Effects of Permanent Wave

Written by catherine hiles | 13/05/2017
Effects of Permanent Wave
Perms create lasting curls, but can dry and damage your hair. (curly hair image by nutech21 from Fotolia.com)

A permanent wave, more commonly known as a perm, is a hair procedure that uses chemicals to change the shape of the hair follicle from straight to curly, according to the website Hair Boutique. Tightly-curled perms were especially popular in the 1980s, but went somewhat out of fashion until recently. Many hair salons now offer perms that add loose curls or waves to the hair rather than the traditional corkscrew curl.

Curling Effect

Perms create curls that typically last three to five months. After three months, the website Easy Curls recommends re-perming your roots to prevent your hair from looking flat on top. A perm usually takes one or two hours, but you won't see the full effect for approximately 24 hours. In this "settling" period, do not get your hair wet, because this can affect the chemicals and ruin the perm.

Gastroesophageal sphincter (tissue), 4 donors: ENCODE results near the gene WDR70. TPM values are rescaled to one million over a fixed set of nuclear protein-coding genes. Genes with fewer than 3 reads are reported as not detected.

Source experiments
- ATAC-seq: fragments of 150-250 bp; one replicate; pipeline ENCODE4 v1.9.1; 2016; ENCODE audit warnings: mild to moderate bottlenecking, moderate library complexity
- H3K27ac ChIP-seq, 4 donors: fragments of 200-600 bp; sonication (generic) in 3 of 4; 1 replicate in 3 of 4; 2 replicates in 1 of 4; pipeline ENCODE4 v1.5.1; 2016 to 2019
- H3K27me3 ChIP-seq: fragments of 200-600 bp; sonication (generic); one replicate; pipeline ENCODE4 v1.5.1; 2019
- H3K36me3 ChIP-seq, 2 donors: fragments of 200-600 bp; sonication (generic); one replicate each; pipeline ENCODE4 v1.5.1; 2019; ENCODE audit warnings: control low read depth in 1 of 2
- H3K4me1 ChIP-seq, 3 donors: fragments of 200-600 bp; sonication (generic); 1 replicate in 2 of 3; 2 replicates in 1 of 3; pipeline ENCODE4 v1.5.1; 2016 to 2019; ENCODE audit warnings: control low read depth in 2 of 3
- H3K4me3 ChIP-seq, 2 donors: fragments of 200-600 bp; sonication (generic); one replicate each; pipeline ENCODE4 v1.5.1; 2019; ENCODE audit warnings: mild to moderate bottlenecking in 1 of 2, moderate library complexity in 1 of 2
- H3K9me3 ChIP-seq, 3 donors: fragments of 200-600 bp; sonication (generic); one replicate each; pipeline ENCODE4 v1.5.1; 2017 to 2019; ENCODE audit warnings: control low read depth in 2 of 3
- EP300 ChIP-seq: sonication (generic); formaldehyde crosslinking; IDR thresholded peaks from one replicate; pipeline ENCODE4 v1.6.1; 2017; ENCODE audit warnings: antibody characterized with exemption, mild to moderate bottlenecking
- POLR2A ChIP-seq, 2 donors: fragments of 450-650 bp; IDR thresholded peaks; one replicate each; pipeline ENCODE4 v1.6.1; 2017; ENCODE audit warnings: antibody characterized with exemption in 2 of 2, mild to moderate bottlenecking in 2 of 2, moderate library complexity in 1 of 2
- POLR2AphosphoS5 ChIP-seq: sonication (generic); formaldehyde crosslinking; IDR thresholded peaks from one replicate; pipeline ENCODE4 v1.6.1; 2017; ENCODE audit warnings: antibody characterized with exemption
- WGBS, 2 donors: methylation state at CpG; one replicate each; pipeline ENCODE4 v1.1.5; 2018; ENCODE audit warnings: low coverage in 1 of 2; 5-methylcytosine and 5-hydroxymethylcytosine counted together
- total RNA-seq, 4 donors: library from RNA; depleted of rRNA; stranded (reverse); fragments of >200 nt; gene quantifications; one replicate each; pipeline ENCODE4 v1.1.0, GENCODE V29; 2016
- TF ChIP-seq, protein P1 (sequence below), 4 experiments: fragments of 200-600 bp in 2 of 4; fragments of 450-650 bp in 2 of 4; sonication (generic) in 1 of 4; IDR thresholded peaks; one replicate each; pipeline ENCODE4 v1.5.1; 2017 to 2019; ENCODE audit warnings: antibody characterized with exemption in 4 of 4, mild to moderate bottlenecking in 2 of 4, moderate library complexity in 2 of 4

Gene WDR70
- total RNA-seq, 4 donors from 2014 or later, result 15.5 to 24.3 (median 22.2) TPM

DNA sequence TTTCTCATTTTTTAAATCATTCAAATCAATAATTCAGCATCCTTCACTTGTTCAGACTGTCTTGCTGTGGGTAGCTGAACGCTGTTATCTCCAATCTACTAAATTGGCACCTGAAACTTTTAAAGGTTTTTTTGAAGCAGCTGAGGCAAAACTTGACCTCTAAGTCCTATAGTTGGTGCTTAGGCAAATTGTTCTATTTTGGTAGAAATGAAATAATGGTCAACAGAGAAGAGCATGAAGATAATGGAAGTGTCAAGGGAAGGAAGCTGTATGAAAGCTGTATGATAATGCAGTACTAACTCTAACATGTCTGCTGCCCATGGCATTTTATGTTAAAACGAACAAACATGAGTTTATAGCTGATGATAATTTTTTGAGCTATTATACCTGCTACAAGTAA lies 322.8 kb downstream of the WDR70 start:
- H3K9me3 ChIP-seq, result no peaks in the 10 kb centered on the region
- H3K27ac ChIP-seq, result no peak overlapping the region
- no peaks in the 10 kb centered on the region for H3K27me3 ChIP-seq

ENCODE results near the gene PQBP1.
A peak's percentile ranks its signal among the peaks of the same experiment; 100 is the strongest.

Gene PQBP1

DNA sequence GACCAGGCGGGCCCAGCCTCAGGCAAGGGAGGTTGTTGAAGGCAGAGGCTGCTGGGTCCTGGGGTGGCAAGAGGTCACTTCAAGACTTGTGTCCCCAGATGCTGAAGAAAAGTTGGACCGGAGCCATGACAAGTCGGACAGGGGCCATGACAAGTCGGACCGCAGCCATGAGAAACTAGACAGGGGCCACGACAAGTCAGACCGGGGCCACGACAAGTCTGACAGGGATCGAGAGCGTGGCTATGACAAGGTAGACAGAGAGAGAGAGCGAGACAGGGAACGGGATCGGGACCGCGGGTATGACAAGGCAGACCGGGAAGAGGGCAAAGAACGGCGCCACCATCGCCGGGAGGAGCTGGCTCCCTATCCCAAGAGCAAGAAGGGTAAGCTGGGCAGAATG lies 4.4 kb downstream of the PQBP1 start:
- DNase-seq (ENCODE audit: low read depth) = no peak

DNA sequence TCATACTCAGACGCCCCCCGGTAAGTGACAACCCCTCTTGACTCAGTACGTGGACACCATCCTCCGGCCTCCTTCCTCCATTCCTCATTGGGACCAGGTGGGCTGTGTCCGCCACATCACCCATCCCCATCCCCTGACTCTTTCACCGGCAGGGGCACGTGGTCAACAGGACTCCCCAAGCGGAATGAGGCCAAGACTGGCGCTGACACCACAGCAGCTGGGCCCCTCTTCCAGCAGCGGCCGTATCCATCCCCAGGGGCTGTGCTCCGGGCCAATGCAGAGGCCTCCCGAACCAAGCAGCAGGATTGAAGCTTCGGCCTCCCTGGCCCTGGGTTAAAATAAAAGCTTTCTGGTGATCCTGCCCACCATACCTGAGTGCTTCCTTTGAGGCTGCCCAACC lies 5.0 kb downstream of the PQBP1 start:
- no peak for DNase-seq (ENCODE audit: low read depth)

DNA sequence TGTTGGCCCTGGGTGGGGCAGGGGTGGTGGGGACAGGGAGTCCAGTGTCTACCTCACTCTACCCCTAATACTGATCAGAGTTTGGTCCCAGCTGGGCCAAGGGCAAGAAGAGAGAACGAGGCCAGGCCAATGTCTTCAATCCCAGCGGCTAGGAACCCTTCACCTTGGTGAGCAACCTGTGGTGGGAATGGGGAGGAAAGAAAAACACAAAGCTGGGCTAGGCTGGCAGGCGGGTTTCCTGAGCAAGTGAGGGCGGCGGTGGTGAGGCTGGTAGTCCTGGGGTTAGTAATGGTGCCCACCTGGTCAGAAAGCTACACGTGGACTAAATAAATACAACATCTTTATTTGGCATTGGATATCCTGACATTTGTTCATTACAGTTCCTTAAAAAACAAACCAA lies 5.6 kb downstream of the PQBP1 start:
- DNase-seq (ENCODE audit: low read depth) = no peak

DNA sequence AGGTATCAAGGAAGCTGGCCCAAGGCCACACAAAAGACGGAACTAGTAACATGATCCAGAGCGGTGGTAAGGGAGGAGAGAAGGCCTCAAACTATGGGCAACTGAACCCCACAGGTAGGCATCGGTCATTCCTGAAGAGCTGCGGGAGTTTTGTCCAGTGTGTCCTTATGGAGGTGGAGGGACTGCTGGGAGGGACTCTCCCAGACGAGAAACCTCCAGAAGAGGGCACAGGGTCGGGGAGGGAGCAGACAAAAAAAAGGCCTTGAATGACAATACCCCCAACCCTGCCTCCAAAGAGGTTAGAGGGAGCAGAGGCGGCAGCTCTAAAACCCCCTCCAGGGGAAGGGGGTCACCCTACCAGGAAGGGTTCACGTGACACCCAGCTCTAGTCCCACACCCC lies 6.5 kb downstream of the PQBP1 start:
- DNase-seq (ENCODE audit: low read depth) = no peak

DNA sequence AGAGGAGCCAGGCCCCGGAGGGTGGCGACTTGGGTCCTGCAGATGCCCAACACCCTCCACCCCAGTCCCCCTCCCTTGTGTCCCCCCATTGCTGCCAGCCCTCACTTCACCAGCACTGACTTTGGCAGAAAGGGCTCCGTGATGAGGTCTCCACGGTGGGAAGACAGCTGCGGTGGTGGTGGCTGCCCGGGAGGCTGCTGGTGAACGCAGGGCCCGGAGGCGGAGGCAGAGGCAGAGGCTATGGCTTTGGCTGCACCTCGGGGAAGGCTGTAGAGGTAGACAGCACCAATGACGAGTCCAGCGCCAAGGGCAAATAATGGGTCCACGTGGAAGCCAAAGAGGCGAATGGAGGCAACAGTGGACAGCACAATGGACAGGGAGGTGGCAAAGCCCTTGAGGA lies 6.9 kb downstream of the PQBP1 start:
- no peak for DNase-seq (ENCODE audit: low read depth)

Drying Effect

The chemicals used in a perm change the shape of the hair follicle to create curls. This can damage hair, leaving it dry. Using hair products designed for permed hair can help protect your hair and minimise the damage, according to Salon Web, the website of Sunset Hair and Beauty in Tennessee. Regular trims to remove frazzled ends can also help keep permed hair looking healthy.

Damaging Effect

Certain types of hair are more prone to damage caused by a perm, according to the website Target Woman. Women with coloured hair should reconsider before getting a perm, because the build-up of chemicals from both processes can seriously damage hair. Target Woman recommends colouring hair after a perm, rather than before, to minimise damage.


Certain factors can affect the perm's ability to take to your hair, according to the website Hair Finder. Certain narcotics such as methamphetamines can prevent your hair from holding a curl. Prescription drugs such as Retin-A can also prevent your perm from sticking. Pregnancy or menopause often reduces the length of time it takes for the chemicals to work on your hair. Other factors that prevent hair from holding a curl include past anaesthesia, and regularly taking iron supplements.

  • All types
  • Articles
  • Slideshows
  • Videos
  • Most relevant
  • Most popular
  • Most recent

No articles available

No slideshows available

No videos available

By using the eHow.co.uk site, you consent to the use of cookies. For more information, please see our Cookie policy.